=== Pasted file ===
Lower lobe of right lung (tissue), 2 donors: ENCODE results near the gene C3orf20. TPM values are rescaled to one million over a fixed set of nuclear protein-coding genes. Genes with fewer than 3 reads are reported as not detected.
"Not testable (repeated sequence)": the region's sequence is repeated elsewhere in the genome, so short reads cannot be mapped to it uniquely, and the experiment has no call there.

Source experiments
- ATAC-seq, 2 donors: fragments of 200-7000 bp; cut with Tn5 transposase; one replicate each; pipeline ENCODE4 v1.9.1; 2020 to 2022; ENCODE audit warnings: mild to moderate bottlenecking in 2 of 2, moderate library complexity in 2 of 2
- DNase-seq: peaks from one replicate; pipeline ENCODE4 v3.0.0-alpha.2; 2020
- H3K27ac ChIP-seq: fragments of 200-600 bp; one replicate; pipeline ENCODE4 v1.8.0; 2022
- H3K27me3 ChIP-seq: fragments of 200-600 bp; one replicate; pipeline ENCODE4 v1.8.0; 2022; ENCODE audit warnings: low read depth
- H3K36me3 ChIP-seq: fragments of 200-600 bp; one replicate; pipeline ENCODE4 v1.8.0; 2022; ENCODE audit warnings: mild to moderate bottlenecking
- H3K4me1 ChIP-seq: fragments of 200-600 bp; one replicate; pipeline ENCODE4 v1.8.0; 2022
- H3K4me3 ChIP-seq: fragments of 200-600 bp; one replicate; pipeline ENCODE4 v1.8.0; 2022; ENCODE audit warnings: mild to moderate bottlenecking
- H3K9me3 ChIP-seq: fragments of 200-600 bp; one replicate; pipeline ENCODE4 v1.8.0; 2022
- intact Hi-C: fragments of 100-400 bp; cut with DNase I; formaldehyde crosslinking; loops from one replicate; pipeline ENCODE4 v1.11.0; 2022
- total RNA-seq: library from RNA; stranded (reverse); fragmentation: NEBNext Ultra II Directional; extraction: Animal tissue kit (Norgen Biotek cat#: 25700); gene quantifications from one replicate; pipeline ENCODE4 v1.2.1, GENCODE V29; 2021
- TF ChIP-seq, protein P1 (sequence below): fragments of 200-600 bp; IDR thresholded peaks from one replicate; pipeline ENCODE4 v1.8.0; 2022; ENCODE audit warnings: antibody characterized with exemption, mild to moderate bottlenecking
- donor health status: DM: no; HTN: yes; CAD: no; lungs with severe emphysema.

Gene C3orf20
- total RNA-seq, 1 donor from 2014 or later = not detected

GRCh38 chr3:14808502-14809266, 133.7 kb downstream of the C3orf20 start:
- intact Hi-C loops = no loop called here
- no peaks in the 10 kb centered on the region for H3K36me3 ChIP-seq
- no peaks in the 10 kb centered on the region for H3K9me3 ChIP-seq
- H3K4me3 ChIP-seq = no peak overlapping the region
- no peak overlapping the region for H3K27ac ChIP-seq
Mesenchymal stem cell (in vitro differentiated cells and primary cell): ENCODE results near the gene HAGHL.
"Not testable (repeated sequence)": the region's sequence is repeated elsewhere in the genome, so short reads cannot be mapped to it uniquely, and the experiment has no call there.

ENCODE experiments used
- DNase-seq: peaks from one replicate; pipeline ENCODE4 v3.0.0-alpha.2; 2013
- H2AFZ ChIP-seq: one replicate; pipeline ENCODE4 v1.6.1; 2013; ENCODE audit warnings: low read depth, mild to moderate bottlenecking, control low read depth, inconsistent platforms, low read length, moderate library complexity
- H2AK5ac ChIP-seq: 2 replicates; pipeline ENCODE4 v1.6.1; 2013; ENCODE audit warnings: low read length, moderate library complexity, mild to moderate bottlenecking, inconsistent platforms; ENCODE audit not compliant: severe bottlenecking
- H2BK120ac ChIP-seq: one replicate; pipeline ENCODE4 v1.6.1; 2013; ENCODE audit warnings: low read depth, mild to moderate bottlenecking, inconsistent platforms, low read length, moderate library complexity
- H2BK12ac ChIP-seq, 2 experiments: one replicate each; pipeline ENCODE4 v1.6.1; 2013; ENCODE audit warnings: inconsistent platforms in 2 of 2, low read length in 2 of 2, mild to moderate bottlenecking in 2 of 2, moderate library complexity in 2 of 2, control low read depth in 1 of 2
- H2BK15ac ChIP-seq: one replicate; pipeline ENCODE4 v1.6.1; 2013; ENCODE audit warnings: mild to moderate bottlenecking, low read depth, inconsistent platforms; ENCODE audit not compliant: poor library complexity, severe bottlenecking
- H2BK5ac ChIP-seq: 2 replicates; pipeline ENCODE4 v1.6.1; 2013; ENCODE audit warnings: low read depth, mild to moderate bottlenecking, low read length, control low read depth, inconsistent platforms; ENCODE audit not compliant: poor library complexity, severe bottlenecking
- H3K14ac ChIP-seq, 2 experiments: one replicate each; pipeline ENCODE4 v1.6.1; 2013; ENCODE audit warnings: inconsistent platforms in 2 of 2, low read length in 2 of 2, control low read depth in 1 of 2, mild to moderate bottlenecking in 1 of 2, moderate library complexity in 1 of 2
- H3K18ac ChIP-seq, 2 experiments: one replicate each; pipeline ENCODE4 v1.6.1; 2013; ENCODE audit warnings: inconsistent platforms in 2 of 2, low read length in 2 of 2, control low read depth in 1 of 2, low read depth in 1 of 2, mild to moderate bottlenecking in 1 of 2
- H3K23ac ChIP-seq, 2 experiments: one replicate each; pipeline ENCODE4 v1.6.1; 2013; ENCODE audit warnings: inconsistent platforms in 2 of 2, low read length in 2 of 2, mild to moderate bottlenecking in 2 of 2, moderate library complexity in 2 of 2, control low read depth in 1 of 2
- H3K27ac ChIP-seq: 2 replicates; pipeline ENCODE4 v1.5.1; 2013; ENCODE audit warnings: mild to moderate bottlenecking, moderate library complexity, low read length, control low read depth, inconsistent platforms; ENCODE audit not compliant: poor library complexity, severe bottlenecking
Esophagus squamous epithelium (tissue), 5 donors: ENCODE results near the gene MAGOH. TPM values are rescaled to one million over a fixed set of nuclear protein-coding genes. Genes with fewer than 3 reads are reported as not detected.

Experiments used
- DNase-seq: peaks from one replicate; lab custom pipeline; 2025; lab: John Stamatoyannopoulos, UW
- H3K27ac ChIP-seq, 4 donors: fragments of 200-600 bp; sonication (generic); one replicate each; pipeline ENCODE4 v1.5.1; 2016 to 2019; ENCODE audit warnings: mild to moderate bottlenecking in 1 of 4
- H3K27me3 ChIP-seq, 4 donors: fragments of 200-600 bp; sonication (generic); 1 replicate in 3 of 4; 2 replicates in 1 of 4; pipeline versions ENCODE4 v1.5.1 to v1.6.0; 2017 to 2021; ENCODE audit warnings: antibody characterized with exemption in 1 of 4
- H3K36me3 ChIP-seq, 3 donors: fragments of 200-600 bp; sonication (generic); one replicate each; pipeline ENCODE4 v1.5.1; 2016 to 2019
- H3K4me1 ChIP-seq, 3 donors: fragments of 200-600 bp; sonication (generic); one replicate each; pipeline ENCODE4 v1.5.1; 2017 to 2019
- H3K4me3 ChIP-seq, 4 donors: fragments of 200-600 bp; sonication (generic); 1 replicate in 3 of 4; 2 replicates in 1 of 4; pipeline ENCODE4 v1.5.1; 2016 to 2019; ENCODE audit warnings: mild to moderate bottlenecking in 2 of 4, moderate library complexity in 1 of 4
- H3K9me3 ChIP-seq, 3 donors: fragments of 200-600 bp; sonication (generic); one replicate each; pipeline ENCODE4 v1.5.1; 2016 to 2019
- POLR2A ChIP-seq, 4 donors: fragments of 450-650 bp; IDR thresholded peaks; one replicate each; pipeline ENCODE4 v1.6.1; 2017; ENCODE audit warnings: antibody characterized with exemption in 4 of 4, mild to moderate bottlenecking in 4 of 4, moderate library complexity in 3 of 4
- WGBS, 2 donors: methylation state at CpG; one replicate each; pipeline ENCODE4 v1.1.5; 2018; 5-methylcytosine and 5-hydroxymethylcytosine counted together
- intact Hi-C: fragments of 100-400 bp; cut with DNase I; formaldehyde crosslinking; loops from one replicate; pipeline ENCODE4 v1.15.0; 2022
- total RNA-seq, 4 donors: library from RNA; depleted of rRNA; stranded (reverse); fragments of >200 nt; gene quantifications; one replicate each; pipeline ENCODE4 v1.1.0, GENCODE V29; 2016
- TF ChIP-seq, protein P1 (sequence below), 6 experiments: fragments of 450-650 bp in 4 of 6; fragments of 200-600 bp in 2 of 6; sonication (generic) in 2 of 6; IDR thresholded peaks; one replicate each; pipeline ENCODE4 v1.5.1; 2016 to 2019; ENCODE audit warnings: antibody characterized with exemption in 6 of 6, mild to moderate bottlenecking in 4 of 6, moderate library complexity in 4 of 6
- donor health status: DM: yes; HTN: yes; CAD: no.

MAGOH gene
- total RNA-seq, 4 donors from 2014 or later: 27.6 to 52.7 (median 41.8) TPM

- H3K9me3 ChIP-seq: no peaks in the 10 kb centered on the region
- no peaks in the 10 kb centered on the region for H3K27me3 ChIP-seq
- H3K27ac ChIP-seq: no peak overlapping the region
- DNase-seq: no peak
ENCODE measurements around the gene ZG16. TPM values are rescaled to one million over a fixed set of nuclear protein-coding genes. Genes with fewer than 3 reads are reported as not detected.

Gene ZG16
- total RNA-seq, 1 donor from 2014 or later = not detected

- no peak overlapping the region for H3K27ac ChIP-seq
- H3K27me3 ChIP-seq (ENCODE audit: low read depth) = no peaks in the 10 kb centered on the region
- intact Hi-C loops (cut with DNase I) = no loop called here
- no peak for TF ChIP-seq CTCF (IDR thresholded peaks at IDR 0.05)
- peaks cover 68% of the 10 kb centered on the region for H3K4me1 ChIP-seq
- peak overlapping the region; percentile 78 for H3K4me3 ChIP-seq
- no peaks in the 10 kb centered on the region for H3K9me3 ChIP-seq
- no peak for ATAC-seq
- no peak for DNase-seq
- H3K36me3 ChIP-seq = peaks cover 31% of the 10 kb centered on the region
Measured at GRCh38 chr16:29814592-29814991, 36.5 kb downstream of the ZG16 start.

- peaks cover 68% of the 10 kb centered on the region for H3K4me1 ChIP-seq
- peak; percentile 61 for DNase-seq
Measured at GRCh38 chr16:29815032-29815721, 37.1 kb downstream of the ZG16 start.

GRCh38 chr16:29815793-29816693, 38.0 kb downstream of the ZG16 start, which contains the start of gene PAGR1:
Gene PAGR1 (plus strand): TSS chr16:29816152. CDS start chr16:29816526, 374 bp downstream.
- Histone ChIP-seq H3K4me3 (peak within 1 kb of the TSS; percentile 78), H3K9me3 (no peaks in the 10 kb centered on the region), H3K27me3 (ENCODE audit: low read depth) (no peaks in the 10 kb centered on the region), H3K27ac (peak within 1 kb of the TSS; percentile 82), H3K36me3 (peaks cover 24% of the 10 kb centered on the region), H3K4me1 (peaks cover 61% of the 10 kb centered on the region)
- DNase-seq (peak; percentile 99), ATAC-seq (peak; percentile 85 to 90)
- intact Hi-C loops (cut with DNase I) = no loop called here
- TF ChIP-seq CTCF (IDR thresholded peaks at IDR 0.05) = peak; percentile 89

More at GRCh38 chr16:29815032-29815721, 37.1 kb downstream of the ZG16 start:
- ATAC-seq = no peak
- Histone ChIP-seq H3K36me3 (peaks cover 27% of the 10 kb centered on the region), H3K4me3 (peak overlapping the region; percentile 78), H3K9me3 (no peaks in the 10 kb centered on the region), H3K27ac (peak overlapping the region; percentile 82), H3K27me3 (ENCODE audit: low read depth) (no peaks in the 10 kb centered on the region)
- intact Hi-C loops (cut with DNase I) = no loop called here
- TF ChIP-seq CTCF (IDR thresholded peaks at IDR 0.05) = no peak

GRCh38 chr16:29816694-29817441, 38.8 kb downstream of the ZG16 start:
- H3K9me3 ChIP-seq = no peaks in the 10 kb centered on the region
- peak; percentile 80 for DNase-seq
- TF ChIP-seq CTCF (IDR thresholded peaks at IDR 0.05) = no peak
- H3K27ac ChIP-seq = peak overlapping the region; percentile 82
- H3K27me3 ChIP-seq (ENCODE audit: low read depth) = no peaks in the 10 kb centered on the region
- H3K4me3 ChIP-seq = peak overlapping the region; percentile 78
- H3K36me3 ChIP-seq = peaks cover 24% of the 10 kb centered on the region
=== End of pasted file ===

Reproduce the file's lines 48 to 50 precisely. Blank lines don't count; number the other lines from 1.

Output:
- WGBS, 2 donors: methylation state at CpG; one replicate each; pipeline ENCODE4 v1.1.5; 2018; 5-methylcytosine and 5-hydroxymethylcytosine counted together
- intact Hi-C: fragments of 100-400 bp; cut with DNase I; formaldehyde crosslinking; loops from one replicate; pipeline ENCODE4 v1.15.0; 2022
- total RNA-seq, 4 donors: library from RNA; depleted of rRNA; stranded (reverse); fragments of >200 nt; gene quantifications; one replicate each; pipeline ENCODE4 v1.1.0, GENCODE V29; 2016